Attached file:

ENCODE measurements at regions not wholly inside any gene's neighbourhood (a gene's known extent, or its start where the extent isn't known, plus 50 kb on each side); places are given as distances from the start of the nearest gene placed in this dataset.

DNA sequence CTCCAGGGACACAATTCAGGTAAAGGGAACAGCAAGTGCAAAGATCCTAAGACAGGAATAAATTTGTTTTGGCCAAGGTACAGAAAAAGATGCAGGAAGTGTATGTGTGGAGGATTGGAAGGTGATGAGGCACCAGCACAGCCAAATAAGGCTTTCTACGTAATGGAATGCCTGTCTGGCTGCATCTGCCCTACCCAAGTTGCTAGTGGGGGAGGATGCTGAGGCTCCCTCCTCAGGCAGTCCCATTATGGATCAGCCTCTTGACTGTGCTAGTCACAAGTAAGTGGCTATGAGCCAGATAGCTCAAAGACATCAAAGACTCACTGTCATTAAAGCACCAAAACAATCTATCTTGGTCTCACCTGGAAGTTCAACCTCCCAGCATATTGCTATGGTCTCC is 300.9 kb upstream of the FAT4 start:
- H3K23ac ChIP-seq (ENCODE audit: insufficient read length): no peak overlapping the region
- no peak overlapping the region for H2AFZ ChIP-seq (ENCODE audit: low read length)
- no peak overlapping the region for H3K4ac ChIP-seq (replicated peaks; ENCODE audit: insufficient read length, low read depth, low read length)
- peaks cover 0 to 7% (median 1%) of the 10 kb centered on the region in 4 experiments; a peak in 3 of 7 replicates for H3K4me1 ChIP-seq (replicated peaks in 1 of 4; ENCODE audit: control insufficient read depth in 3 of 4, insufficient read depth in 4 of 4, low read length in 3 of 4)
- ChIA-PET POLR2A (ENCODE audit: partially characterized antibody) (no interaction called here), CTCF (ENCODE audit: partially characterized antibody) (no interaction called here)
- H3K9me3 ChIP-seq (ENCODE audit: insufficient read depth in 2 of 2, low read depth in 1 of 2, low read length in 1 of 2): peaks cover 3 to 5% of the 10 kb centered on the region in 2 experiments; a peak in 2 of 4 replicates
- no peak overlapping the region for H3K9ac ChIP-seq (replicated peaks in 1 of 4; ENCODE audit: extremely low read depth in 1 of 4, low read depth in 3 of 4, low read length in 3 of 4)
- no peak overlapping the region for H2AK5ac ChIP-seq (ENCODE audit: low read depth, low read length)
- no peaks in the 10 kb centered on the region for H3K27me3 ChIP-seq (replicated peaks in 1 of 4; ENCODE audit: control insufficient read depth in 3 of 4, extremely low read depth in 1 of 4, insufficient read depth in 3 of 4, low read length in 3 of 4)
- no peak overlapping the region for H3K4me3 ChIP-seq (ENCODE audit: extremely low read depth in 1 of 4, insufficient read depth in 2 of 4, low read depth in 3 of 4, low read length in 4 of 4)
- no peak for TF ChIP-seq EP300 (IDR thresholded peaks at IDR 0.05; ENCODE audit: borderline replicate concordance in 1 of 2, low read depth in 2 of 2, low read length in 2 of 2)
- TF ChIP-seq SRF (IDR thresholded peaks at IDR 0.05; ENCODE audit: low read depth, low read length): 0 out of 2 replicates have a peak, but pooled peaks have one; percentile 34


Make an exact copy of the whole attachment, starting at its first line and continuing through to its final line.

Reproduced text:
ENCODE measurements at regions not wholly inside any gene's neighbourhood (a gene's known extent, or its start where the extent isn't known, plus 50 kb on each side); places are given as distances from the start of the nearest gene placed in this dataset.

DNA sequence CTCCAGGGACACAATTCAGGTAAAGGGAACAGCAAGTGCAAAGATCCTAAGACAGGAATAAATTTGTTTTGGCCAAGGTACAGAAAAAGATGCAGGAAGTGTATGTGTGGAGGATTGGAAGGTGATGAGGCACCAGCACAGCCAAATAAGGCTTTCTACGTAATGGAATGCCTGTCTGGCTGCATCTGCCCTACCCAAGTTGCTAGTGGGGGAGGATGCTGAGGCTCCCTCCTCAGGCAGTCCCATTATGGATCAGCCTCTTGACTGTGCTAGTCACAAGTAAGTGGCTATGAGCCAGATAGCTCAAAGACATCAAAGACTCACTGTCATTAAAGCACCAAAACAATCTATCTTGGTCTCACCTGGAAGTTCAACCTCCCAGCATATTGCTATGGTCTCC is 300.9 kb upstream of the FAT4 start:
- H3K23ac ChIP-seq (ENCODE audit: insufficient read length): no peak overlapping the region
- no peak overlapping the region for H2AFZ ChIP-seq (ENCODE audit: low read length)
- no peak overlapping the region for H3K4ac ChIP-seq (replicated peaks; ENCODE audit: insufficient read length, low read depth, low read length)
- peaks cover 0 to 7% (median 1%) of the 10 kb centered on the region in 4 experiments; a peak in 3 of 7 replicates for H3K4me1 ChIP-seq (replicated peaks in 1 of 4; ENCODE audit: control insufficient read depth in 3 of 4, insufficient read depth in 4 of 4, low read length in 3 of 4)
- ChIA-PET POLR2A (ENCODE audit: partially characterized antibody) (no interaction called here), CTCF (ENCODE audit: partially characterized antibody) (no interaction called here)
- H3K9me3 ChIP-seq (ENCODE audit: insufficient read depth in 2 of 2, low read depth in 1 of 2, low read length in 1 of 2): peaks cover 3 to 5% of the 10 kb centered on the region in 2 experiments; a peak in 2 of 4 replicates
- no peak overlapping the region for H3K9ac ChIP-seq (replicated peaks in 1 of 4; ENCODE audit: extremely low read depth in 1 of 4, low read depth in 3 of 4, low read length in 3 of 4)
- no peak overlapping the region for H2AK5ac ChIP-seq (ENCODE audit: low read depth, low read length)
- no peaks in the 10 kb centered on the region for H3K27me3 ChIP-seq (replicated peaks in 1 of 4; ENCODE audit: control insufficient read depth in 3 of 4, extremely low read depth in 1 of 4, insufficient read depth in 3 of 4, low read length in 3 of 4)
- no peak overlapping the region for H3K4me3 ChIP-seq (ENCODE audit: extremely low read depth in 1 of 4, insufficient read depth in 2 of 4, low read depth in 3 of 4, low read length in 4 of 4)
- no peak for TF ChIP-seq EP300 (IDR thresholded peaks at IDR 0.05; ENCODE audit: borderline replicate concordance in 1 of 2, low read depth in 2 of 2, low read length in 2 of 2)
- TF ChIP-seq SRF (IDR thresholded peaks at IDR 0.05; ENCODE audit: low read depth, low read length): 0 out of 2 replicates have a peak, but pooled peaks have one; percentile 34